The new owner of the Washington Post, Jeff Bezos, has been kind enough to promise
to pay the existing salary (or better) of everyone who works there for at least a year.
After that, though, all bets are presumably off.
And one thing that is instantly clear to anyone who so much as glances at the Washington Post’s financial performance is that the company is spending way beyond its means.
How much beyond?
Well, the Post lost about $US15 million in the second quarter. If you annualize that, the company is currently losing about $US60 million a year. And the losses are growing.
Now, it’s possible that Jeff Bezos will decide to keep investing (losing) buckets of money in the Post every year. But, even if he does this, he is likely to re-allocate that investment to promising opportunities, so the money doesn’t just get incinerated the way it is today. So it’s likely that, at some point, the Post will analyse itself and figure out what investments are promising and what it can really afford.
One area that obviously costs a lot at the Post is the newsroom.
The Post still has a startling number of journalists on staff — 640, according to David Remnick at the New Yorker.
640 is considerably fewer journalists than the Post had on staff a couple of decades ago (1,000), so to long-time staffers, the newsroom probably feels emaciated and puny. But compared to most newsrooms these days, 640 is a vast number of journalists.
How much do 640 journalists cost per year?
Well, given that the Washington Post employs excellent, experienced journalists, they probably cost about $US150,000 a year apiece, when including benefits, real-estate, T&Es, and so forth.
This suggests that the Washington Post is spending about $US96 million a year on its newsroom.
Now, here’s the great news.
The great news is that, even though the overall Washington Post is shrinking and losing money, the digital version of the Post is actually doing quite well. The digital version of the Post generated $US30 million of revenue in the second quarter, an amount that increased 15% year over year. Some of that revenue came from Slate, which will now be separated from the Post. But it seems safe to assume that the digital Washington Post itself generates at least $US100 million of revenue a year.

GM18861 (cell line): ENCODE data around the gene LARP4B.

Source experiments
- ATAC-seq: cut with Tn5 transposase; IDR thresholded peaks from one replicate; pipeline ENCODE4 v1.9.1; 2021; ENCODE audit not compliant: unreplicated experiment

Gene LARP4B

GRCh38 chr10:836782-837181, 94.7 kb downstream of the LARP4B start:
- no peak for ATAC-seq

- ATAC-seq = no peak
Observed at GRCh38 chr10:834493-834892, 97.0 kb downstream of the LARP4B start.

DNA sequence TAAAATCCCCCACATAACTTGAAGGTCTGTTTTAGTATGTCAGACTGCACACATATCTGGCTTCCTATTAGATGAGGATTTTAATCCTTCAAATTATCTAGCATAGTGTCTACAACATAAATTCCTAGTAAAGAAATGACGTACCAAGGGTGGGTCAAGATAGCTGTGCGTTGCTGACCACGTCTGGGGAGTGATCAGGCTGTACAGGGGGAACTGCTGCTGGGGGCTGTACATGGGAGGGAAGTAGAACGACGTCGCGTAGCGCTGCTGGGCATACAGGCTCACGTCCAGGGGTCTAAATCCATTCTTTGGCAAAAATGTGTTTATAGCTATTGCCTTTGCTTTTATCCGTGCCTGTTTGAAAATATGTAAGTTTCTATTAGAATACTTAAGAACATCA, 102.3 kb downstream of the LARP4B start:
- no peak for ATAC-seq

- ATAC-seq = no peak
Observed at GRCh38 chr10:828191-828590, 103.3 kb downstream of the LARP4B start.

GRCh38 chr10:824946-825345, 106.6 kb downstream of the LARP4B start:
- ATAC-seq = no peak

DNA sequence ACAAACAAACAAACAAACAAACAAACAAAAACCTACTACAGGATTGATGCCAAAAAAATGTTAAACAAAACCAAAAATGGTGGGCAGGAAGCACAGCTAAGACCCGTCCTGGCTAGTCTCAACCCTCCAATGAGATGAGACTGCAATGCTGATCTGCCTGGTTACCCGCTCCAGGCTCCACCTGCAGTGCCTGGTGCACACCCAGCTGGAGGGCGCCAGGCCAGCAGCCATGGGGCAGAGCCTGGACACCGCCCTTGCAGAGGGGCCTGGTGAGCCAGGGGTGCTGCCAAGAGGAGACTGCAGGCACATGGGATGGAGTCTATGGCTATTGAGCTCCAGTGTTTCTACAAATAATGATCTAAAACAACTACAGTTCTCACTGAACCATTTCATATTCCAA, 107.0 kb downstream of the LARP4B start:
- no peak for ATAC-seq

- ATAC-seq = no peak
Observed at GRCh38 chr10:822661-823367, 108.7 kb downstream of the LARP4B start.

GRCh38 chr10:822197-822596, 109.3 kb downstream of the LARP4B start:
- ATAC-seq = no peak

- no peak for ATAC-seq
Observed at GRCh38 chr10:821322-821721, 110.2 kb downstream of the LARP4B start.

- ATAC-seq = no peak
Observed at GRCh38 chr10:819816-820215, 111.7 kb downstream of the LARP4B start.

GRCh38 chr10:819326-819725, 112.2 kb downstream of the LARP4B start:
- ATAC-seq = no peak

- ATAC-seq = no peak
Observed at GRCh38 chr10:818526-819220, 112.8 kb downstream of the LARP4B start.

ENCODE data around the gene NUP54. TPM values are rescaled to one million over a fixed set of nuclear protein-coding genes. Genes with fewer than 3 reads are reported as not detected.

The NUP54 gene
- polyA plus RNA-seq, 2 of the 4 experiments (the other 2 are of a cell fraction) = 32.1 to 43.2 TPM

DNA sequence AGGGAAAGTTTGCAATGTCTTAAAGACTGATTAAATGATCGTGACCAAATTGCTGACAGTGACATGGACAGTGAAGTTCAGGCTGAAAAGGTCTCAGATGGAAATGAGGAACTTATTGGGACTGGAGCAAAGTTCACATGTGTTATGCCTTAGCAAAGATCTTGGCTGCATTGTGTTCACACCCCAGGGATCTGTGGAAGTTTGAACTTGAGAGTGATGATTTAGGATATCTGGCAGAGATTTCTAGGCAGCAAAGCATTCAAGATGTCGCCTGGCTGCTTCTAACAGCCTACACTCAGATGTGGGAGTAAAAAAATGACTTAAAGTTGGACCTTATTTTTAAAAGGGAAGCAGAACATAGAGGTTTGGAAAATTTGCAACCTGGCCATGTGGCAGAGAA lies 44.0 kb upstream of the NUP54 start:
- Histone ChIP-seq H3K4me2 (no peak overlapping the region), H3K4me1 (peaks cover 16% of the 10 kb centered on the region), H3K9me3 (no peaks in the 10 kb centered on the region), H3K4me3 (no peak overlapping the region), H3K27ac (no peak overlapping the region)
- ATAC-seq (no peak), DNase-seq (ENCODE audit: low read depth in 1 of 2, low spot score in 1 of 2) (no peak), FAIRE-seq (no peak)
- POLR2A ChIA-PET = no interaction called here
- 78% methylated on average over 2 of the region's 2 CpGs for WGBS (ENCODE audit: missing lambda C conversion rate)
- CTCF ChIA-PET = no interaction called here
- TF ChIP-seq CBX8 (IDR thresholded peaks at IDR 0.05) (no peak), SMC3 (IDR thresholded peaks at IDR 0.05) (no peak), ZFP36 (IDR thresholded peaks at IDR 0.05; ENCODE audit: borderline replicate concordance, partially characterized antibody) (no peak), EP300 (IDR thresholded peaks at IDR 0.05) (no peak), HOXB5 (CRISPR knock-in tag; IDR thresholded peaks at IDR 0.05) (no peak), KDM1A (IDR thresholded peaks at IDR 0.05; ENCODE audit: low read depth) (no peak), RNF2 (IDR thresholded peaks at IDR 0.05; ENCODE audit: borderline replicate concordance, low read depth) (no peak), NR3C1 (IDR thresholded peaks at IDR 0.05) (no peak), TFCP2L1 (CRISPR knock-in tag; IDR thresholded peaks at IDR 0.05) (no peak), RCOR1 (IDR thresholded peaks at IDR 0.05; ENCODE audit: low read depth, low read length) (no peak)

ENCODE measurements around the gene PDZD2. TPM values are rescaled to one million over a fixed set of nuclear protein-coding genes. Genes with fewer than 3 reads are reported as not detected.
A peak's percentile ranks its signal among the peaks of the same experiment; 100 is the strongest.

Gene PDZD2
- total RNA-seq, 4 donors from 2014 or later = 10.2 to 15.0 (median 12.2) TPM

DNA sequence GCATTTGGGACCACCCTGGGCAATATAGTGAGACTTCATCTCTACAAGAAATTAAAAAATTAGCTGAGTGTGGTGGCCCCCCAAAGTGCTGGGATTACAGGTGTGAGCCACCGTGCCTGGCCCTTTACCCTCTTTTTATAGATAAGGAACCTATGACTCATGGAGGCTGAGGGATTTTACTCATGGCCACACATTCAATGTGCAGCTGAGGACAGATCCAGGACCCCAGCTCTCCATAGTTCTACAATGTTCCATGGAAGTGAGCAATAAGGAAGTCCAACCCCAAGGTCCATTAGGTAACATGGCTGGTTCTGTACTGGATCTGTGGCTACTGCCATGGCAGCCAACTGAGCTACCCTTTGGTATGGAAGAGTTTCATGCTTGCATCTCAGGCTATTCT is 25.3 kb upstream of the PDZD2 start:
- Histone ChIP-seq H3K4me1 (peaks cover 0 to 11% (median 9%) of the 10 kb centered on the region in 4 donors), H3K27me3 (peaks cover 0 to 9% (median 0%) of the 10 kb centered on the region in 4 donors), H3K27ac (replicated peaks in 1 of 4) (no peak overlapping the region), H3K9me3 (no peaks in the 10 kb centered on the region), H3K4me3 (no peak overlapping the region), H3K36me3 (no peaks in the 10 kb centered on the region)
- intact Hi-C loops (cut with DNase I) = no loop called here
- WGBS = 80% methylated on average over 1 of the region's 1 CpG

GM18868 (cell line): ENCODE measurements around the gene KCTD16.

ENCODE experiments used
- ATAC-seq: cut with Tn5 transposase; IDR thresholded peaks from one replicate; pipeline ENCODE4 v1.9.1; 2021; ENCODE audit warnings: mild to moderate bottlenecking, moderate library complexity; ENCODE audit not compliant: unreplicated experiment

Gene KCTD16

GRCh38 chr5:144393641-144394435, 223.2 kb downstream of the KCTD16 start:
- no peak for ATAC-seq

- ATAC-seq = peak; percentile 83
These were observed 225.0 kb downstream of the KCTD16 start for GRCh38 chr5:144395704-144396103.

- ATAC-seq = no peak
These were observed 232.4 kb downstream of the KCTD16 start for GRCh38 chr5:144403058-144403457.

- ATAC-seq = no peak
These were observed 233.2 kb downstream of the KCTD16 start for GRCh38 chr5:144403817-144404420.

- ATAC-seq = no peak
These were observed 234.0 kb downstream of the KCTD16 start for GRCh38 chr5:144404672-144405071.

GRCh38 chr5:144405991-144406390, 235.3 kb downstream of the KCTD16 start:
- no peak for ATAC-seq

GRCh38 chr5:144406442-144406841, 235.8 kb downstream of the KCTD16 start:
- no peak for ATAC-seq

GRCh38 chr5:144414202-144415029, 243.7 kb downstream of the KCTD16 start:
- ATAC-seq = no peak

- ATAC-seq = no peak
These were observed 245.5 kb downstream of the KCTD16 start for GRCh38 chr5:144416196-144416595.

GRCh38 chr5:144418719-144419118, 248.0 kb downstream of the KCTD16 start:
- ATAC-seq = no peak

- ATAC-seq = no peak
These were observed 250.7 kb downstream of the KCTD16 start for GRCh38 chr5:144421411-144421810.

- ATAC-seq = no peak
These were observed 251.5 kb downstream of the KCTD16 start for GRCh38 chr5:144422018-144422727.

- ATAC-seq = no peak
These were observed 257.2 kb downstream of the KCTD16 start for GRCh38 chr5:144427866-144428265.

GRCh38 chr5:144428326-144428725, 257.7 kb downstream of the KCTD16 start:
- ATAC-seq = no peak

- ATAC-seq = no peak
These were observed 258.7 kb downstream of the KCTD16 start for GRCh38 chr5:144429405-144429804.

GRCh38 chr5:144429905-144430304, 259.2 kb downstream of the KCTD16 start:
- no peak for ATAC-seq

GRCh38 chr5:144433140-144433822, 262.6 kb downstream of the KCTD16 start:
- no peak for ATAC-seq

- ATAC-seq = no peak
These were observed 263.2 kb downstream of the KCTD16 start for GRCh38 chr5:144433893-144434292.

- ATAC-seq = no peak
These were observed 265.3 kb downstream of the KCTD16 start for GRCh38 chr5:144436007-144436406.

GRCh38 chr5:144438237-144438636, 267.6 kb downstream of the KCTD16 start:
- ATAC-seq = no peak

So, how many journalists can you afford on digital revenue of $US100 million a year? (The print Washington Post is shrinking and dying, so we’ll just ignore that for now.)
Well, assuming you want to make at least a little profit–say 10%-15%–here’s what sustainable numbers might look like:
REVENUE: $US100 million
NEWSROOM COSTS: $US35 million (35% of revenue)
SALES, TECH, and MANAGEMENT COSTS: $US50 million (50% of revenue)
OPERATING PROFIT: $US15 million (15% of revenue)
With that newsroom budget–$US35 million–the Washington Post would be able to sustainably afford about 250 journalists. That’s a far cry from the 640 it employs today.
But let’s assume that Jeff Bezos is willing to invest a bit of money in the Post (i.e., not make a profit).
And let’s assume that Bezos will be smart enough to figure out how to grow the digital revenue every year.
Then how many journalists could the Washington Post afford?
Here’s what the numbers might look like:
REVENUE: $US150 million
NEWSROOM COSTS: $US75 million (50% of revenue)
SALES, TECH, and MANAGEMENT COSTS: $US75 million (50% of revenue)
OPERATING PROFIT: $US0
This operating scenario would allow the Post to have a much bigger newsroom budget–say, $US75 million a year.
(That’s a huge newsroom budget, by the way. At Business Insider, we would be over-the-moon to have a budget like that. You could produce an unbelievable amount of super-high-quality digital journalism on that budget).
A newsroom budget of $US75 million would mean a newsroom of about 500 journalists.
500 journalists is a lot of journalists.
It is fewer than 640 journalists, true, but it’s not actually that many fewer.
So even if Jeff Bezos isn’t willing to burn unlimited pots of money at the Washington Post, this suggests that the Post could ultimately sustain a newsroom that is at least close in size to the one it currently has.
That’s good news for the folks at the Post!
Disclosure: Jeff Bezos is an investor in Business Insider through his personal investment company Bezos Expeditions.